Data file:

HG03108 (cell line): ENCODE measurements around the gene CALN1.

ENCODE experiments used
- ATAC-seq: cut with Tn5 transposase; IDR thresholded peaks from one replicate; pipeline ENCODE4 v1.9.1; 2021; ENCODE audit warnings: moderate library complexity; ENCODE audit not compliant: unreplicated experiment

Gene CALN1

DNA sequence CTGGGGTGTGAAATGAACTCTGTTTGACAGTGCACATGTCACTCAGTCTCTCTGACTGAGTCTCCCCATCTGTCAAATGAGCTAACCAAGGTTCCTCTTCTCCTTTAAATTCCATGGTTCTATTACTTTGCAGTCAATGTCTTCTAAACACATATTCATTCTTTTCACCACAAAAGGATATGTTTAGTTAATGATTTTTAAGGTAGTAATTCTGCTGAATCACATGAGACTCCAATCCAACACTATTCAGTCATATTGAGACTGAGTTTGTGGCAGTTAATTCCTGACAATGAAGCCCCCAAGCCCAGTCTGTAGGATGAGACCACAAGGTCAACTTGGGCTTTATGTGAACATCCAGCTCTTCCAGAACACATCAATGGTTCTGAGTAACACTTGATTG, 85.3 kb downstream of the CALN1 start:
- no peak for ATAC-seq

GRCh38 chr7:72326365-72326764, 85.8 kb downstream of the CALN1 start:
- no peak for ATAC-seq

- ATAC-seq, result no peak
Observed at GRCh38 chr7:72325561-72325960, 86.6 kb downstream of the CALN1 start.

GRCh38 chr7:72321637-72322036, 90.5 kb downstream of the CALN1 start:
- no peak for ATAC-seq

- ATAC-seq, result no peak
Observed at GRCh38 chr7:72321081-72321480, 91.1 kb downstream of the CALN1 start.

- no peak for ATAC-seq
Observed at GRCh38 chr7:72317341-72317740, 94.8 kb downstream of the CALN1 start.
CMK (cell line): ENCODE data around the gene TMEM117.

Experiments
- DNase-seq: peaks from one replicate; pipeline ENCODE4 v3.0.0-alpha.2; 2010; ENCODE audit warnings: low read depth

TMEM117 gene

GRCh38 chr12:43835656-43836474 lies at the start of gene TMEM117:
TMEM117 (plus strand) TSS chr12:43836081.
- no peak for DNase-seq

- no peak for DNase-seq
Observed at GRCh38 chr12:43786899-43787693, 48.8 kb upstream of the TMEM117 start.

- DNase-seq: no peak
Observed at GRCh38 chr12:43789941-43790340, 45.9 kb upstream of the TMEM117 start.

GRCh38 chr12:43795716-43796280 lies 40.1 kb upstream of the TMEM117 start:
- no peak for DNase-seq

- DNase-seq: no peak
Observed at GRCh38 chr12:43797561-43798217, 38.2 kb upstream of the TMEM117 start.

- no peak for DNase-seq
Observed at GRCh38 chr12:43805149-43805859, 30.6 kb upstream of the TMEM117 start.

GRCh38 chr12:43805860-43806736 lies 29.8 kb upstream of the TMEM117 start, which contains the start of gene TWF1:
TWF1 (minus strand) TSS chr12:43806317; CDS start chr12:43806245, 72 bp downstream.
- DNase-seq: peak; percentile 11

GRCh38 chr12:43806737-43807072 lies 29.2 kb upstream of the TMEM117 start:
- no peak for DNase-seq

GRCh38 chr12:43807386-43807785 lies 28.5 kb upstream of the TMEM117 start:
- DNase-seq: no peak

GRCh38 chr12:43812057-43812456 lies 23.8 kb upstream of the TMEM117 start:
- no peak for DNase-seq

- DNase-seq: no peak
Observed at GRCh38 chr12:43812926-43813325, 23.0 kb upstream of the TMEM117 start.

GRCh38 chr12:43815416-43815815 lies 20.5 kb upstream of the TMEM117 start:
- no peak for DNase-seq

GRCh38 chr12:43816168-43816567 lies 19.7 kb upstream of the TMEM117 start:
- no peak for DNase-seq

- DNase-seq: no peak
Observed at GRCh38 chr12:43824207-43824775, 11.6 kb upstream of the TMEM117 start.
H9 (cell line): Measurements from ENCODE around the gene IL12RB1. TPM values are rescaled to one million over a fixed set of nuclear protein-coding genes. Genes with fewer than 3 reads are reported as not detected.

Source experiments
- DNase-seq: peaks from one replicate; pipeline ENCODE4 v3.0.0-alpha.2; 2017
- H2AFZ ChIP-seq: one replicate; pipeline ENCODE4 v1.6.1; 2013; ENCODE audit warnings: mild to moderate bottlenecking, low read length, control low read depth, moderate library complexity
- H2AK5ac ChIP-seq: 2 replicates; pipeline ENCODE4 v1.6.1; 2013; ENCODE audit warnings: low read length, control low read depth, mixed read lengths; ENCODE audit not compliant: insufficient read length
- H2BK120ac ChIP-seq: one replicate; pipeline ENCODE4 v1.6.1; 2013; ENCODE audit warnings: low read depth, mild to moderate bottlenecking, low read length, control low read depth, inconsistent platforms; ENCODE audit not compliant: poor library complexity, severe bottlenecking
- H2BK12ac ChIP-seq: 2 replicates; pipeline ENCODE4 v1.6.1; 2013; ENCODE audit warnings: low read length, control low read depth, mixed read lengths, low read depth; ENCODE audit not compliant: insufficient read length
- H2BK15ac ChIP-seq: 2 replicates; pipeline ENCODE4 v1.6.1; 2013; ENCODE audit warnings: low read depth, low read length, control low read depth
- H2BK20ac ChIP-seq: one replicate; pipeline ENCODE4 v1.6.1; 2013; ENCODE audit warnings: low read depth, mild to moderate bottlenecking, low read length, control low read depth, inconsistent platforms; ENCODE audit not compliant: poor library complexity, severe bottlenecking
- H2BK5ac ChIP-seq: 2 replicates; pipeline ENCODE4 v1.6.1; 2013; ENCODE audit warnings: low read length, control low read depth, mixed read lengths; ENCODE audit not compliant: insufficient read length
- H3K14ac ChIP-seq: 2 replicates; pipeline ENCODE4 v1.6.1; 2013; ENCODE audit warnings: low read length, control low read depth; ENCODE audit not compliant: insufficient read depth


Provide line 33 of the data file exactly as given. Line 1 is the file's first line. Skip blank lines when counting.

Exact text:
Observed at GRCh38 chr12:43805149-43805859, 30.6 kb upstream of the TMEM117 start.